3.      Consultees on planning applications are also able to consider cumulative impacts. For instance, Natural Resources Wales (NRW) is able to draw on monitoring data for the water quality of rivers in order to assess the contributions that an additional development would make in order to inform its consultation responses on planning applications.


Whilst the Environmental Health Service reviews and comments on planning applications in relation to environmental health matters, such as private water supplies, noise, dust, odours and flies, it has no duty or requirement to undertake pro-active monitoring post development. NRW is the principal environmental regulator for Wales.


We cannot find a single occasion where Powys has refused permission for an IPU based on the impact on those living close by, nor on the cumulative effects of the emissions, namely ammonia, other gases and particulates. We are therefore forced to question if approval is weighted towards seeking ways to accommodate, without genuine consideration of the many negative impacts on neighbouring residents and the wider community.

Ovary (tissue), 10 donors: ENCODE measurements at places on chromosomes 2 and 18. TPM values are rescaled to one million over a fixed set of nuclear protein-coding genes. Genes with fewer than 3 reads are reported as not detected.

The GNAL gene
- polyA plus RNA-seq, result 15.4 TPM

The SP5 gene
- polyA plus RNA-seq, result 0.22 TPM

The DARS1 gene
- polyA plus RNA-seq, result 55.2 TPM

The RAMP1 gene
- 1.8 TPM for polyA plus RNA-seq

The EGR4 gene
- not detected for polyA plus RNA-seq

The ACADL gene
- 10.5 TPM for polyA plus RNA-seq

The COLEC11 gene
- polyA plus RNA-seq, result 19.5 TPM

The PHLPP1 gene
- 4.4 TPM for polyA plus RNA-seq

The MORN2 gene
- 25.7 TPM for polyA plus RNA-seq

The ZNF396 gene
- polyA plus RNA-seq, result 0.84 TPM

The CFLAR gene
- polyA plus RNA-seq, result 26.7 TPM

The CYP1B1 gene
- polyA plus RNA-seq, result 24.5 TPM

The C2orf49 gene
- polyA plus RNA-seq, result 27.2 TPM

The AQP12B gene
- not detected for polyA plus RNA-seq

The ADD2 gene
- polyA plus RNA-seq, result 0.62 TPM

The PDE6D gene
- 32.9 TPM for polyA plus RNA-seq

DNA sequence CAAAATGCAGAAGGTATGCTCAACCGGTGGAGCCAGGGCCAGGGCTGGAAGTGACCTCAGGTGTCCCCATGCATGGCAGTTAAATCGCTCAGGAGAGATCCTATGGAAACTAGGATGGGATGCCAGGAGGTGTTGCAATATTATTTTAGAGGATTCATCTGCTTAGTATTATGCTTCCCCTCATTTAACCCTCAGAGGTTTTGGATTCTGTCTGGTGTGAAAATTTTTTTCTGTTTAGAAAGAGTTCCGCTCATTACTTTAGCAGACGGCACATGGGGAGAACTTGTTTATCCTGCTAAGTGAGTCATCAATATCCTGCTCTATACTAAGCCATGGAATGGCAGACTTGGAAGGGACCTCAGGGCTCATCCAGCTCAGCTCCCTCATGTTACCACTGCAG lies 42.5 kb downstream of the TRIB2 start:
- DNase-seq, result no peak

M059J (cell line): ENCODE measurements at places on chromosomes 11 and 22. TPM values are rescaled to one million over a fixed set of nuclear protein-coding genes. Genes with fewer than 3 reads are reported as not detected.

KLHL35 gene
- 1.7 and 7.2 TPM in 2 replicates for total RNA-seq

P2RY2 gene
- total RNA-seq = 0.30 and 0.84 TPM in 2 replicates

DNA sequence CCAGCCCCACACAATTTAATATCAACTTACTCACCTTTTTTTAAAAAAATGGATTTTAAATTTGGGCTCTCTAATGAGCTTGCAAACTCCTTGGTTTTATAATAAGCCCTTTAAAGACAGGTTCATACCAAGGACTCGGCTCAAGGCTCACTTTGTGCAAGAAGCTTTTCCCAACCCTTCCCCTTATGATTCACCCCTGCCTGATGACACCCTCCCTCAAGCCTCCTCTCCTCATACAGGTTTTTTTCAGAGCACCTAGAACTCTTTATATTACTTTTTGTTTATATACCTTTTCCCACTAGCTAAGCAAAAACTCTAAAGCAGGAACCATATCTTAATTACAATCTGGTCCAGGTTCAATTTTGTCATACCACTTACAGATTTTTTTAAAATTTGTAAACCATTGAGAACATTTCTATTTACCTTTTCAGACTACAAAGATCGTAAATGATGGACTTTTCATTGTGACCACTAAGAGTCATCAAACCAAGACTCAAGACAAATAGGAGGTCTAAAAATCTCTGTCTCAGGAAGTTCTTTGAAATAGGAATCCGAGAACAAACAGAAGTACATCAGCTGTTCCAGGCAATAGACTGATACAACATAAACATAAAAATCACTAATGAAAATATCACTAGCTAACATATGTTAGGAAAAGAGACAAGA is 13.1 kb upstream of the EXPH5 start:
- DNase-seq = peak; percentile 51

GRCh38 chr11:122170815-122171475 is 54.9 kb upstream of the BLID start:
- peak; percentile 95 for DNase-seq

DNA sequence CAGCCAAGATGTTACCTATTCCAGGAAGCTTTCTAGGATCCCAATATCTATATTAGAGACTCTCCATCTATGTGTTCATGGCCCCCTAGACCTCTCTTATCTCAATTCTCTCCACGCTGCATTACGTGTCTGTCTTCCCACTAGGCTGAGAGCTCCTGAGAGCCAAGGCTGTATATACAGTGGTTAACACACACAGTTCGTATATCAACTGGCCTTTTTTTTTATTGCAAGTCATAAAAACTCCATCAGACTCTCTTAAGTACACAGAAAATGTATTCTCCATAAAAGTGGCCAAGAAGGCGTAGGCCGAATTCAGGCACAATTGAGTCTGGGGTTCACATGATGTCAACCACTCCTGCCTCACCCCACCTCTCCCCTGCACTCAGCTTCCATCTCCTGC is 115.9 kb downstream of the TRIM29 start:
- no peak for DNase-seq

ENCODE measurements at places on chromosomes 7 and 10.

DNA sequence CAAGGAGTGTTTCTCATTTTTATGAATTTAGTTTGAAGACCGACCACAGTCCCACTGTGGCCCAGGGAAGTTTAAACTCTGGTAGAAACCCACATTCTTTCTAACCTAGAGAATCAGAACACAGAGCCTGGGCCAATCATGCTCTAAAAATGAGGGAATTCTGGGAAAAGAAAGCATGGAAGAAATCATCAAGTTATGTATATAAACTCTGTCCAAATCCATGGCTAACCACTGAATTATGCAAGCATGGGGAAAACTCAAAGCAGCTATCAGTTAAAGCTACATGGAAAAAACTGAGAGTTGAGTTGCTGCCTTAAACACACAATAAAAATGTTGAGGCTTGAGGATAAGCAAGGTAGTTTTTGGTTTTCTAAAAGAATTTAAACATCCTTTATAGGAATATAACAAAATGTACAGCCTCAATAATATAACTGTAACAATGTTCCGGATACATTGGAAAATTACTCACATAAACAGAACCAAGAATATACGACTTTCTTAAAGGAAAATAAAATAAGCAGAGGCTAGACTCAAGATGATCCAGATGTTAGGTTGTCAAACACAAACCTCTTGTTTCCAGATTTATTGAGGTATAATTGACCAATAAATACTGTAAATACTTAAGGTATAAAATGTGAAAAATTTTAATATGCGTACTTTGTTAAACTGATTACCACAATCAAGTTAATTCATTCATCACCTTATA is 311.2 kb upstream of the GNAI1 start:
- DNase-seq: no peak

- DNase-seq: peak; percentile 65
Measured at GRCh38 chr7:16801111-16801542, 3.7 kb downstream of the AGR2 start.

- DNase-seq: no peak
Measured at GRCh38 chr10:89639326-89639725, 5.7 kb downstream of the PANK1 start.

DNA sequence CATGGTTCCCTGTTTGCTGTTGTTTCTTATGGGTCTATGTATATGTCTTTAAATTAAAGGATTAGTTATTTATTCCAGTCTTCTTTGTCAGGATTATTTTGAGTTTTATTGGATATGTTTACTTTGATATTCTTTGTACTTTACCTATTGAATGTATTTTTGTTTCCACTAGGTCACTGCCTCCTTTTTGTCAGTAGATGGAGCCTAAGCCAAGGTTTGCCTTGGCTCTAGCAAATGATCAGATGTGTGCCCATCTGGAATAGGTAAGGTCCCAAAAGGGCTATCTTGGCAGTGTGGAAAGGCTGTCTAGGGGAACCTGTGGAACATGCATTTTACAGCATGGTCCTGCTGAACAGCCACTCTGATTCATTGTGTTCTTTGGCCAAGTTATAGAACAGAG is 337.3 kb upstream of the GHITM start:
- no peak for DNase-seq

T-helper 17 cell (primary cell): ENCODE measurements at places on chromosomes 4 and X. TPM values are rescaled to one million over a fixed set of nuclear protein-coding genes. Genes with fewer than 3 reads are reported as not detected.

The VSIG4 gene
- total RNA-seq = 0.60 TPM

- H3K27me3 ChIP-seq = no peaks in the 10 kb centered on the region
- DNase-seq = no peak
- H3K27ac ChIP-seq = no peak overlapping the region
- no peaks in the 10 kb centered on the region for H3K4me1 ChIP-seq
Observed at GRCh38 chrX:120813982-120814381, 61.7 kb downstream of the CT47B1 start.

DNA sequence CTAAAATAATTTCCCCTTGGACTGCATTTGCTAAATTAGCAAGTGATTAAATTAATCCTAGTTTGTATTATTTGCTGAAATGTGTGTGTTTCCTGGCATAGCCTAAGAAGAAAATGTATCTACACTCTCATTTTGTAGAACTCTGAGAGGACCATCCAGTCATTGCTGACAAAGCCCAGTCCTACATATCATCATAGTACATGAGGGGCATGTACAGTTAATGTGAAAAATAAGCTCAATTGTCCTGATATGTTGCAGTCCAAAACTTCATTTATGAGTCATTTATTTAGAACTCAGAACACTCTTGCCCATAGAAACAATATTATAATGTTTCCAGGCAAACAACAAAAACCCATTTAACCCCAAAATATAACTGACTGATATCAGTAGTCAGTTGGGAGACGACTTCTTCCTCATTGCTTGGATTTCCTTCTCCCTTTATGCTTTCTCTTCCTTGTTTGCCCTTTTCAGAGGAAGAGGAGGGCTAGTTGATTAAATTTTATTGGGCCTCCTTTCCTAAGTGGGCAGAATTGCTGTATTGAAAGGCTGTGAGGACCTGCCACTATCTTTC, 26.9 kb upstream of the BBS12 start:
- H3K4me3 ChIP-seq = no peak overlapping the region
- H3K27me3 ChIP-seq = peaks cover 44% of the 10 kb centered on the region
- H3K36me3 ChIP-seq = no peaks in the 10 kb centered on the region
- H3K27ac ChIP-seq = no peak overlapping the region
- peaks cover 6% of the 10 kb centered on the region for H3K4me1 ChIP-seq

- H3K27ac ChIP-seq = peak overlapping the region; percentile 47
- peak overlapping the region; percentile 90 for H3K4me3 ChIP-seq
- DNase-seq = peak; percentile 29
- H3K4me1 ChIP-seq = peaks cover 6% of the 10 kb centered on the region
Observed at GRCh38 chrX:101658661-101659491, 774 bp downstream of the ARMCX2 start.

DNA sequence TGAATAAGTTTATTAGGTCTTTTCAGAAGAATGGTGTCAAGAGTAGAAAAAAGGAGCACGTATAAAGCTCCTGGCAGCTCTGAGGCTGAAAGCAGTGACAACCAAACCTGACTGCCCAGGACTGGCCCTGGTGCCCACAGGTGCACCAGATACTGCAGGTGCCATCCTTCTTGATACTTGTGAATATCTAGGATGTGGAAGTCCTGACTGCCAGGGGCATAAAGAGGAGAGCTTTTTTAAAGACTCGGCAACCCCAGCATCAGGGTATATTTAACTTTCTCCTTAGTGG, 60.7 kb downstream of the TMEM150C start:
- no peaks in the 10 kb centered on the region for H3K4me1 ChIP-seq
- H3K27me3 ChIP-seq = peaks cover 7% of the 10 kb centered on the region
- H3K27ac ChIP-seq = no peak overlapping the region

According to legislation, planning applications must be determined in accordance with the policies of the development plan – the LDP - unless material considerations indicate otherwise. Impacts on neighbouring residents and the wider community are material considerations that can and are taken into account when deciding planning applications. The consultation process on planning applications, including consultation with statutory bodies such as NRW or the Council’s Environmental Health Service, ensures that the impacts arising from a specific development proposal are considered, alongside the cumulative and in-combination impacts from existing and proposed developments. The Authority welcomes comments on planning applications from neighbouring properties and local communities so that these too can be considered as part of the decision-making process.